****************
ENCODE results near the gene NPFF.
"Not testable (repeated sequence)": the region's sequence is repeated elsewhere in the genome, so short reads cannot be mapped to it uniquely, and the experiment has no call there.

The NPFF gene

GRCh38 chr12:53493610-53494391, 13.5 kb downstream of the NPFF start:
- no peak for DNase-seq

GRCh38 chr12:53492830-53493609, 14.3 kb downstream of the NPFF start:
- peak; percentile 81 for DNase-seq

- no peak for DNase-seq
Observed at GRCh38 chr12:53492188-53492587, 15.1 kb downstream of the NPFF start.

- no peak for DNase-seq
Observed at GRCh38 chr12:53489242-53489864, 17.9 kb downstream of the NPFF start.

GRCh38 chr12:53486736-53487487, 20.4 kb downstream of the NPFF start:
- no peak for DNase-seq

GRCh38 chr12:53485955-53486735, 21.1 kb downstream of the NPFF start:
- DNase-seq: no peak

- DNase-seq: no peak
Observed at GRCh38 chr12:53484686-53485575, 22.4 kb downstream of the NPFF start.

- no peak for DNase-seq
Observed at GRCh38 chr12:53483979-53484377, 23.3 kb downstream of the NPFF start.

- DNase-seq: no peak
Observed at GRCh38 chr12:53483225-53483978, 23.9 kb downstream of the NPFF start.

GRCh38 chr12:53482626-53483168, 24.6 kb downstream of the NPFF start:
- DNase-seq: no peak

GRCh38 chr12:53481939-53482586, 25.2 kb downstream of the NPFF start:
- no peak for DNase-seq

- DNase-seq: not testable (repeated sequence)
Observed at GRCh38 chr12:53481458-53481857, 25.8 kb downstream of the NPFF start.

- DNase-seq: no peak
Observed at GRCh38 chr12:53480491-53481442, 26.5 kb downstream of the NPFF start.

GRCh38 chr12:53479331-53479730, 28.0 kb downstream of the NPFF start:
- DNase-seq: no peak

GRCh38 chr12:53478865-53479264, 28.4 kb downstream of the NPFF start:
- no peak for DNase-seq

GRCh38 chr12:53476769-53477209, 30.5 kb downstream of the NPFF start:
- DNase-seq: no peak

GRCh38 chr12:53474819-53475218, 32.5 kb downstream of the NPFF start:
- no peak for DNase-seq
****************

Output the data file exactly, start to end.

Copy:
ENCODE results near the gene NPFF.
"Not testable (repeated sequence)": the region's sequence is repeated elsewhere in the genome, so short reads cannot be mapped to it uniquely, and the experiment has no call there.

The NPFF gene

GRCh38 chr12:53493610-53494391, 13.5 kb downstream of the NPFF start:
- no peak for DNase-seq

GRCh38 chr12:53492830-53493609, 14.3 kb downstream of the NPFF start:
- peak; percentile 81 for DNase-seq

- no peak for DNase-seq
Observed at GRCh38 chr12:53492188-53492587, 15.1 kb downstream of the NPFF start.

- no peak for DNase-seq
Observed at GRCh38 chr12:53489242-53489864, 17.9 kb downstream of the NPFF start.

GRCh38 chr12:53486736-53487487, 20.4 kb downstream of the NPFF start:
- no peak for DNase-seq

GRCh38 chr12:53485955-53486735, 21.1 kb downstream of the NPFF start:
- DNase-seq: no peak

- DNase-seq: no peak
Observed at GRCh38 chr12:53484686-53485575, 22.4 kb downstream of the NPFF start.

- no peak for DNase-seq
Observed at GRCh38 chr12:53483979-53484377, 23.3 kb downstream of the NPFF start.

- DNase-seq: no peak
Observed at GRCh38 chr12:53483225-53483978, 23.9 kb downstream of the NPFF start.

GRCh38 chr12:53482626-53483168, 24.6 kb downstream of the NPFF start:
- DNase-seq: no peak

GRCh38 chr12:53481939-53482586, 25.2 kb downstream of the NPFF start:
- no peak for DNase-seq

- DNase-seq: not testable (repeated sequence)
Observed at GRCh38 chr12:53481458-53481857, 25.8 kb downstream of the NPFF start.

- DNase-seq: no peak
Observed at GRCh38 chr12:53480491-53481442, 26.5 kb downstream of the NPFF start.

GRCh38 chr12:53479331-53479730, 28.0 kb downstream of the NPFF start:
- DNase-seq: no peak

GRCh38 chr12:53478865-53479264, 28.4 kb downstream of the NPFF start:
- no peak for DNase-seq

GRCh38 chr12:53476769-53477209, 30.5 kb downstream of the NPFF start:
- DNase-seq: no peak

GRCh38 chr12:53474819-53475218, 32.5 kb downstream of the NPFF start:
- no peak for DNase-seq